Review: Rascal Does Not Dream of Bunny Girl Senpai

Rascal Does Not Dream of Bunny Girl Senpai青春ブタ野郎はバニーガール先輩の夢を見ない」is not at all what I thought it would be.  Which seems to be a common refrain.  I’m sure anyone looking at that title would assume with a sniff that it was just another sexy, fan-service-laden romcom.

Such a person would be wrong.  From Anime News Network:

Rascal Does Not Dream of Bunny Girl Senpai takes a supernatural look into the complexities of growing up in the modern age through a psychophysiological phenomenon known as the “puberty syndrome.”

Yep.  You read that right.  It’s an SF/F psychodrama wrapped in a cheesy title to make you think sexy stuff is going to happen.  Or whatever.  Of course there’s a love interest for the MC, but that’s at least partly because he’s practically the only one who can see her at first.  (I don’t think that’s much of a spoiler since all of the articles and synopses I’ve read of the first episode pretty much tell you that up front.)

There are five “arcs” in the 13 episodes so far.  (We’ve been promised a second season, but that will probably be a while showing up.)  The first arc concerns the promised bunny girl senpai, who has managed to place herself into a Schrödinger’s Cat situation.  The second arc is somewhat reminiscent of Groundhog Day, with a girl who is acting as a LaPlace’s Demon.  The third arc concerns a girl who has duplicated herself into what seems to be a split personality — but physically. The fourth arc is a “body swap” situation where the bunny girl and her younger half sister wake up in each others’ bodies.  Trust me, there’s a reason.  And there’s a fix.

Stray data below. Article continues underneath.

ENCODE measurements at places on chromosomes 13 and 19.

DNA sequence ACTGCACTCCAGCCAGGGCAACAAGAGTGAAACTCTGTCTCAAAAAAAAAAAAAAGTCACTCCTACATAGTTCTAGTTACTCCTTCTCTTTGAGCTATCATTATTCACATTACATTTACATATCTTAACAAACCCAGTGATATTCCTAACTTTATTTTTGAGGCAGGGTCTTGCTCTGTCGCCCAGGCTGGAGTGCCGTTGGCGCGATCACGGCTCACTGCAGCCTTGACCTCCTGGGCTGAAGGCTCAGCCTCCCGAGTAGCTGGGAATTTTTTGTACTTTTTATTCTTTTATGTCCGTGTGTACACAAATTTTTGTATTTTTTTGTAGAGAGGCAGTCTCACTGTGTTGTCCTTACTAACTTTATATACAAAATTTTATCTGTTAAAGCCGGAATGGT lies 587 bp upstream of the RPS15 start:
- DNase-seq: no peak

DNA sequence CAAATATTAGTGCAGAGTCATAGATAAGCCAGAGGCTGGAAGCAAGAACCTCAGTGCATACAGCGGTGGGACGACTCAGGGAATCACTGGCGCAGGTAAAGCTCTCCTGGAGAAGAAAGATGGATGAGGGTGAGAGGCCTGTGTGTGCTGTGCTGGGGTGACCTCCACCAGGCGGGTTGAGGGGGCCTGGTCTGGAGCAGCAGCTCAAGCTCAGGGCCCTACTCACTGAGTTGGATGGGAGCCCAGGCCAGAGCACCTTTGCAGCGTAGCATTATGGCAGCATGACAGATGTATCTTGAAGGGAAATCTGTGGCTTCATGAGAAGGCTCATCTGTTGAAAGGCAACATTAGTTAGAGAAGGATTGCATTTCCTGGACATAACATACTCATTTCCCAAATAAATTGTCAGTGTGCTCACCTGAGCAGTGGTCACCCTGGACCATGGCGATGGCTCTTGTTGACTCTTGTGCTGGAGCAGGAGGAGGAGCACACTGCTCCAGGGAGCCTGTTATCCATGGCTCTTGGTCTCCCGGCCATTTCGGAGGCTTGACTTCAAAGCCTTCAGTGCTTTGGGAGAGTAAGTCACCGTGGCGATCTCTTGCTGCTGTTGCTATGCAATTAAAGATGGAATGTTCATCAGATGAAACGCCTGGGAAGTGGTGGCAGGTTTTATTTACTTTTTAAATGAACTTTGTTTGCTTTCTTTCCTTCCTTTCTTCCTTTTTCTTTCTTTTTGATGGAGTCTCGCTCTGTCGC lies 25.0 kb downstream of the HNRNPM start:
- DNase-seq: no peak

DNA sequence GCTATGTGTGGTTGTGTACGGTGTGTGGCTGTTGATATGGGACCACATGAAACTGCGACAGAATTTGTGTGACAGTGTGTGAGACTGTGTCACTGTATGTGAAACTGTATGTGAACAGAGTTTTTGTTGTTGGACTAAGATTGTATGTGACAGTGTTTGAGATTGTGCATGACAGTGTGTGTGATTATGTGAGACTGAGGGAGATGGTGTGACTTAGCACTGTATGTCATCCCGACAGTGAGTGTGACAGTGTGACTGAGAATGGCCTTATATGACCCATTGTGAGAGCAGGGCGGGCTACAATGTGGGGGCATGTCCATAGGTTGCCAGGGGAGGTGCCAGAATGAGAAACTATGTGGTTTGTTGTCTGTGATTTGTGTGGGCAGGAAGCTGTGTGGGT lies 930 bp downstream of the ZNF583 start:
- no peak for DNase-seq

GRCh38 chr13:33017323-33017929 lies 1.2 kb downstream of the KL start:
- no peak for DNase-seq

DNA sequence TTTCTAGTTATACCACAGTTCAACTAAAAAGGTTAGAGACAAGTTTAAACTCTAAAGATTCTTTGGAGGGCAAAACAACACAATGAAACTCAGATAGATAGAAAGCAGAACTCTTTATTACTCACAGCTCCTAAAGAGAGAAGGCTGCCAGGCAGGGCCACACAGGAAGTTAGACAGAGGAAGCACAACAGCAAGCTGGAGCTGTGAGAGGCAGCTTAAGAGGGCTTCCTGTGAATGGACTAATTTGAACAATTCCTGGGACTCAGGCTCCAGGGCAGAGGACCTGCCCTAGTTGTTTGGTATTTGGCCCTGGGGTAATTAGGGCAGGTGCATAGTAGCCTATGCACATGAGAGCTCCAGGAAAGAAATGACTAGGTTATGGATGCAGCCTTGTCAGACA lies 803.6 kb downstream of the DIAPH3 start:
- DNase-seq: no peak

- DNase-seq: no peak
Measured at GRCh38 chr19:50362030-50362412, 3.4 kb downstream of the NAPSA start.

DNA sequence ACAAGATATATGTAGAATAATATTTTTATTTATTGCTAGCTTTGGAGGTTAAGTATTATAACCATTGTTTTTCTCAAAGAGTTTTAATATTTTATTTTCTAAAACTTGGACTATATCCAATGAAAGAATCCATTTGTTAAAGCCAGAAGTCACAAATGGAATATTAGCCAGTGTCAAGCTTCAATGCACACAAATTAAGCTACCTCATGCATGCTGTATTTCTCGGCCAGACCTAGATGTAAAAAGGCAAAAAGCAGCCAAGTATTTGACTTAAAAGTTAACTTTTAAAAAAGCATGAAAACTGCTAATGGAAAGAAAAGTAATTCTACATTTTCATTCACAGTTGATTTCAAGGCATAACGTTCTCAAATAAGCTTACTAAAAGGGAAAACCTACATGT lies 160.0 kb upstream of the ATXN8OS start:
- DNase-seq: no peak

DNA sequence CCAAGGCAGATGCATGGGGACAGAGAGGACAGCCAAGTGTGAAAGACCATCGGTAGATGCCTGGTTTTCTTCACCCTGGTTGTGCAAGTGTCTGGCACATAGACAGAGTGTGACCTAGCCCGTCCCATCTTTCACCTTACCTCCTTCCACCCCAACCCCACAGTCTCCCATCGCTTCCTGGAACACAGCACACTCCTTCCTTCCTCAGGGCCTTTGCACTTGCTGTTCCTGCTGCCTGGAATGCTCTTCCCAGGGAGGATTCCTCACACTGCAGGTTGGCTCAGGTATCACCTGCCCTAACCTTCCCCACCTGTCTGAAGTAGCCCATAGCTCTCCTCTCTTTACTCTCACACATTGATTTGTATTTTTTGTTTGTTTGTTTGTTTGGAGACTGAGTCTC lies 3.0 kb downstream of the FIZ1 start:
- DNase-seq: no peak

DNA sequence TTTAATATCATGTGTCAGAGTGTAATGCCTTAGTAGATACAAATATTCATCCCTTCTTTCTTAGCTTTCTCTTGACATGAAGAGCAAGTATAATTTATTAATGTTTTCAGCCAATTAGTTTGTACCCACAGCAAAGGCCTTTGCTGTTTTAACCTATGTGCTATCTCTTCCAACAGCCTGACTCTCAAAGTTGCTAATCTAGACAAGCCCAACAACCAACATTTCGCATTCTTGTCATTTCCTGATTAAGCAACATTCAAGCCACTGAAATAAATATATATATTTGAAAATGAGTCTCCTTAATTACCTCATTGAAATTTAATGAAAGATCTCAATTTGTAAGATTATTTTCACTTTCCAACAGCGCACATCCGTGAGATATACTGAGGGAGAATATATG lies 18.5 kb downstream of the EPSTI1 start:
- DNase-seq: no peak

The fifth arc…is about the MC’s sister, who has been in the anime from the beginning as a young girl who never leaves home because of a psychological trauma she suffered in elementary school*, and we finally learn more — a lot more — about her.

And I will be right the hell up front and tell you that if you do not ugly cry in the last episode, you are not a human being.  So have the tissues ready.  You’ll need them.  I do not believe I have cried like that since my father died, 20 years ago.

There is a light novel series on which this anime is based (written by Kamoshida Hajime, published by Yen Press, available via Amazon).  There is also a movie that apparently isn’t easy to find with an English translation.  I haven’t looked at either.

All in all, Rascal is an absorbing surprise.  The characters are well-drawn and (mostly) likeable — the red-headed girlfriend of the MC’s closest male friend is the exception, and you’ll wonder why he doesn’t dump her for the obvious replacement.  The pacing is about right.  I’ll give it 10/10.

(BTW, the closing title theme is so good, I bought the OST CD.)


* According to the first light novel (I’ve decided I’m going to read them) Kaede (the MC’s sister) is fifteen, so, given that she’s been the way she is for two years, she was thirteen and probably a first-year in junior high when she suffered her trauma.  That is not at all the impression I got from the anime.